Cosmology, Cosmic Evolution, and Sacramental Reality: A Christian Contribution
Author: Brun, Rudolf B.
Source: Zygon, Volume 37, Number 1, March 2002 , pp. 175-192(18)
Abstract:From the Christian perspective, creation exists through the Word of God. The Word of God does not create God again but brings forth the absolute “otherness” of God: creation. The nature of God is to exist. God is existence as unity in the diversity of God the Father, the Son, and the Holy Spirit. The gift of created existence reflects the triune nature of the Word of God. It is synthesis of diversity into unity that creates. Nature brings forth new existence by unifying what it already brought forth previously. Therefore, the creative process of nature is self-similar and nonlinear: self-similar because at all levels it is synthesis that brings forth novelty; nonlinear because the properties of the new unities are not present in their (isolated) elements. The new properties of the wholes, however, do not destroy the properties of the parts. Rather, the elements integrated into new wholes become creatively transformed. This is because the parts become carriers of the whole, which transforms the parts through its presence. The parts become and express the qualities of the whole, qualities that the parts do not possess in isolation. Synthesis, therefore, transforms the parts creatively, because synthesis is creative. The qualities of the parts become “elevated” because the whole becomes present in and through the parts. The understanding of creation as the result of sequential, creative transformations offers a glance into the mystery of the Word of God present in the Eucharist. Here, too, the elements of bread and wine are not destroyed but elevated, creatively transformed into the Word of God. The elements (bread and wine) become the carrier of a transcendent “quality,” the Word of God. From this perspective, creation and the sacrament of the Eucharist illuminate each other. This is because the Word of God that creates the otherness of creation and the Word of God present in the Eucharist is the same.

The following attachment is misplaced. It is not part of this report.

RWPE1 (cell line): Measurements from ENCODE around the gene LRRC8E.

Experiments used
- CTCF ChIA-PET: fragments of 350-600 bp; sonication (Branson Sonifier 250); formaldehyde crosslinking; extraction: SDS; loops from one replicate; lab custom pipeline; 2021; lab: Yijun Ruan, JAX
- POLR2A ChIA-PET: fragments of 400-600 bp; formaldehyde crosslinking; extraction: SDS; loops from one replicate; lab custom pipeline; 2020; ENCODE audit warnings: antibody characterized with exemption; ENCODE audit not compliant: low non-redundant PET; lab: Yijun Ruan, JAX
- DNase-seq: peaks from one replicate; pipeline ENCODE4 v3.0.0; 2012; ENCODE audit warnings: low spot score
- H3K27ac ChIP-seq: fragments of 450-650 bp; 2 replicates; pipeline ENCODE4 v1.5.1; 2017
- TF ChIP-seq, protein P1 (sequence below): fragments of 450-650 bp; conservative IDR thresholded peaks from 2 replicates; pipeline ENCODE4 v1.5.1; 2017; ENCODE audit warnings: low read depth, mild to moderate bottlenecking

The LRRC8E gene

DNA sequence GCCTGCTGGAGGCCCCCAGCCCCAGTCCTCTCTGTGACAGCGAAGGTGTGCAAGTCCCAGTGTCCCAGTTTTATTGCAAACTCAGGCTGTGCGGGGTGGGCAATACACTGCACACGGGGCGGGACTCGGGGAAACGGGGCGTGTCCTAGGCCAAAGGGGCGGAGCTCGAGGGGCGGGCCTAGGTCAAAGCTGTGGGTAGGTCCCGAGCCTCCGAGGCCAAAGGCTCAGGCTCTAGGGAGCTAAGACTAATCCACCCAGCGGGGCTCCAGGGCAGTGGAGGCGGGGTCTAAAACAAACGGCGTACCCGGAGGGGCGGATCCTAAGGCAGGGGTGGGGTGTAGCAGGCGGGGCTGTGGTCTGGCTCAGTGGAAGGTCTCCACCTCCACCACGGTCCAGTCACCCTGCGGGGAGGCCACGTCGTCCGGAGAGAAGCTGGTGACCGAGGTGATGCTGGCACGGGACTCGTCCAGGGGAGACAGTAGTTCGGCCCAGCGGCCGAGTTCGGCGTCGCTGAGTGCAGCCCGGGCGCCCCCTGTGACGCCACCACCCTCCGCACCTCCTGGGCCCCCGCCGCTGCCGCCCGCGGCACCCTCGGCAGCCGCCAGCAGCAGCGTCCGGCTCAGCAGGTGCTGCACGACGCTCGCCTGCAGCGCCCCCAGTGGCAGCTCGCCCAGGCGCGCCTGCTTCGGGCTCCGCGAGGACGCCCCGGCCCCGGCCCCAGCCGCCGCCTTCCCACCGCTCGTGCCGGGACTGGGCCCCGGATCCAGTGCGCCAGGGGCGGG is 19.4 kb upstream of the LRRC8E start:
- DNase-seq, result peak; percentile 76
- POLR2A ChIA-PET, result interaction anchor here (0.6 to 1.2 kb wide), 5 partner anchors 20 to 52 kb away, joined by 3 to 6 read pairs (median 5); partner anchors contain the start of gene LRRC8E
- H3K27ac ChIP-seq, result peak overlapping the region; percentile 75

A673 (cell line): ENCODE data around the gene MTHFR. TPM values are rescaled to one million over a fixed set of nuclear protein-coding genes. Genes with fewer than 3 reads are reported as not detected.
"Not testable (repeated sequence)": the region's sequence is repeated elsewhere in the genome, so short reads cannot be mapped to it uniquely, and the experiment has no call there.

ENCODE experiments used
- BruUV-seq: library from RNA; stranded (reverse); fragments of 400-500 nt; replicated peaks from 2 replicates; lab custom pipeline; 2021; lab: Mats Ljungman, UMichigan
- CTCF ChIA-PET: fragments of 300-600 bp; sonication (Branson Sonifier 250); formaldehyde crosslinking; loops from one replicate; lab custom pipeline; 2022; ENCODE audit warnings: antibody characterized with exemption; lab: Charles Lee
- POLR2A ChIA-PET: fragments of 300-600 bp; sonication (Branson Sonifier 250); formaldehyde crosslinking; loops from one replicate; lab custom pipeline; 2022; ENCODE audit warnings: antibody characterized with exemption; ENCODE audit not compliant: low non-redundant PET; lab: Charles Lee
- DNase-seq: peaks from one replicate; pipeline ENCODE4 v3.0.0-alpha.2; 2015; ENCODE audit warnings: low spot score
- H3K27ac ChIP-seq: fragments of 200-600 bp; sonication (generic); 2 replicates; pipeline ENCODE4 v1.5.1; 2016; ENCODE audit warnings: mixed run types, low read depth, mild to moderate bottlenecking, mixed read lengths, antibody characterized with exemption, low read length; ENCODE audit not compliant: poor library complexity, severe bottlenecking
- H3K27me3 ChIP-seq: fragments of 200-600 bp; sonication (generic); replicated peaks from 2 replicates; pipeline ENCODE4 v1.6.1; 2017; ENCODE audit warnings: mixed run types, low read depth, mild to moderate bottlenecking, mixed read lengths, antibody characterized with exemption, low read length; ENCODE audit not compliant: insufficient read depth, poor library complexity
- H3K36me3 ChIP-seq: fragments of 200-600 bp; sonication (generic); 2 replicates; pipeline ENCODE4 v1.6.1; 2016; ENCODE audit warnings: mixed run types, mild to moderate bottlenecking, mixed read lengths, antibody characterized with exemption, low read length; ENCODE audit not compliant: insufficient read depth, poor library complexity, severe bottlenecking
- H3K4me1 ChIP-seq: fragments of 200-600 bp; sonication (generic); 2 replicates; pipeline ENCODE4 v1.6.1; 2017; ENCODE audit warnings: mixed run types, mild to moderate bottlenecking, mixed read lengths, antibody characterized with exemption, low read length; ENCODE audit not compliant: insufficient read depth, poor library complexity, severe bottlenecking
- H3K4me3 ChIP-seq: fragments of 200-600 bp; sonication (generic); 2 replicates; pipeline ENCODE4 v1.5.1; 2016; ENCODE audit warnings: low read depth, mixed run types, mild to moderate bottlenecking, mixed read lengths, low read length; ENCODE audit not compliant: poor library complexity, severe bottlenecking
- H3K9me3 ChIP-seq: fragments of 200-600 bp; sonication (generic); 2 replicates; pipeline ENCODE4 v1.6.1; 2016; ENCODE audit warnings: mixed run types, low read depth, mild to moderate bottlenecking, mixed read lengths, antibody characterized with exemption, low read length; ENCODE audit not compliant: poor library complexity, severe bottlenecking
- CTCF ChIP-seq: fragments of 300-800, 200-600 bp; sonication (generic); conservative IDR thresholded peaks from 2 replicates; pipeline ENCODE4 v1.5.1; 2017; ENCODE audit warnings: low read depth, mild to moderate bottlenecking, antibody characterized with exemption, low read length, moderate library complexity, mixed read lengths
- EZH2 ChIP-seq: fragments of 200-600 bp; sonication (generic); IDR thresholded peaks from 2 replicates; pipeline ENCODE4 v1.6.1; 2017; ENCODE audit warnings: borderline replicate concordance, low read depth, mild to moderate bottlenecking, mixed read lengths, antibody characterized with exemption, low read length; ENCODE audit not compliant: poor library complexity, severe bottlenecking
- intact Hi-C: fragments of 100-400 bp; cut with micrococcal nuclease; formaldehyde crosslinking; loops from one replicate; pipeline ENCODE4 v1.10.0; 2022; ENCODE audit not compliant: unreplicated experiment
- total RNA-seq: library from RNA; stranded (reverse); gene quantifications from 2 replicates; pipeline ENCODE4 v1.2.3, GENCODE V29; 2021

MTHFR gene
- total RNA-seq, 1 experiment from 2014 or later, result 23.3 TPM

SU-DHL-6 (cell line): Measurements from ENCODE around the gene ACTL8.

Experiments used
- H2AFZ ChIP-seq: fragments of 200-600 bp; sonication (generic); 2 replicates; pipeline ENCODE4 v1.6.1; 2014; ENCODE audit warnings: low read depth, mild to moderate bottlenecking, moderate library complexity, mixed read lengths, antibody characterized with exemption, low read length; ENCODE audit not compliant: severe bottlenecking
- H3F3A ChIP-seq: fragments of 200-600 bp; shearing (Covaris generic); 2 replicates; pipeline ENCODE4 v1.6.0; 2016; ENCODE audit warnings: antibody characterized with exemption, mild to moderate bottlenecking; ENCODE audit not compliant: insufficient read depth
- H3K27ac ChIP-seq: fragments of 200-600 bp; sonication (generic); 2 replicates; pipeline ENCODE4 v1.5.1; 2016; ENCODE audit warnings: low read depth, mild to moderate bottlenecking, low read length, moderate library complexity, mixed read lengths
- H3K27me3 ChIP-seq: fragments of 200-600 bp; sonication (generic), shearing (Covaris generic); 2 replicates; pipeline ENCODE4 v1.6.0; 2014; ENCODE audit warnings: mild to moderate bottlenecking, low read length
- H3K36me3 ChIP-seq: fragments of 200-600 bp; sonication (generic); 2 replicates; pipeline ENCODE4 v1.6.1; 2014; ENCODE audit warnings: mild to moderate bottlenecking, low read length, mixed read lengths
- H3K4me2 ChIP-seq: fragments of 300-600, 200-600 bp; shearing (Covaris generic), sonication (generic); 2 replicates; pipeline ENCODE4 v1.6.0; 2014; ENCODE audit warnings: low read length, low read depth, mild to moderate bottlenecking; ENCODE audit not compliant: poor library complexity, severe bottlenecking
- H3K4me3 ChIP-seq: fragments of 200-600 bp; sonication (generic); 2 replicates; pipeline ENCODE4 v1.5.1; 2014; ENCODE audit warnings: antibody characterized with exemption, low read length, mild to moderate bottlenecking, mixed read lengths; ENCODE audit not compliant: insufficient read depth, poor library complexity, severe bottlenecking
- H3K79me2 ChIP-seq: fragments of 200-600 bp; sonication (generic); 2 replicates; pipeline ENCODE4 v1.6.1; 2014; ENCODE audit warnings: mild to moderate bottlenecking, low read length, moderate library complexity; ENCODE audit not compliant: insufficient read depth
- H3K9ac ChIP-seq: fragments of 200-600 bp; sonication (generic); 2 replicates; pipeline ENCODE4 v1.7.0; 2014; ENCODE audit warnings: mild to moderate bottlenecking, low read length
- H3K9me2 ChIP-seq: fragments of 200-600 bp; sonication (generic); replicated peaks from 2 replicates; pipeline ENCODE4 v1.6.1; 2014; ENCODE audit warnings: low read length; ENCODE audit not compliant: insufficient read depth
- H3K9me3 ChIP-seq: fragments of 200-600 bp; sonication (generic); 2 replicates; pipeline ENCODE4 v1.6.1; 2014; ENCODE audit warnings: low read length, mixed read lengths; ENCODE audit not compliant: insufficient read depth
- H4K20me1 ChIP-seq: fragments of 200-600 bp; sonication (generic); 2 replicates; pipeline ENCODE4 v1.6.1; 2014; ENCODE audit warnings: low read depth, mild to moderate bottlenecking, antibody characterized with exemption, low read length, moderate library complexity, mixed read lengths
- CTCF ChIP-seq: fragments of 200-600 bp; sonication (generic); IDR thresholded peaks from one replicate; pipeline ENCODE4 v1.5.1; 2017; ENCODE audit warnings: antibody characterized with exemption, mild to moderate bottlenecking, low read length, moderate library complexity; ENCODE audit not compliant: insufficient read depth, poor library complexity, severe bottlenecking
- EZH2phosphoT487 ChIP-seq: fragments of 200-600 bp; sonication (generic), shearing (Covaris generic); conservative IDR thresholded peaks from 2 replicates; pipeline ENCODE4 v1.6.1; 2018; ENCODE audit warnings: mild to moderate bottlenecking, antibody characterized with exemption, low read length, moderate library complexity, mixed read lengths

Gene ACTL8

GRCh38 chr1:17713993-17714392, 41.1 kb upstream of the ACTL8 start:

Document Type: Research Article
Affiliations: Developmental Biology at Texas Christian University, USA email@example.com.
Publication date: March 2002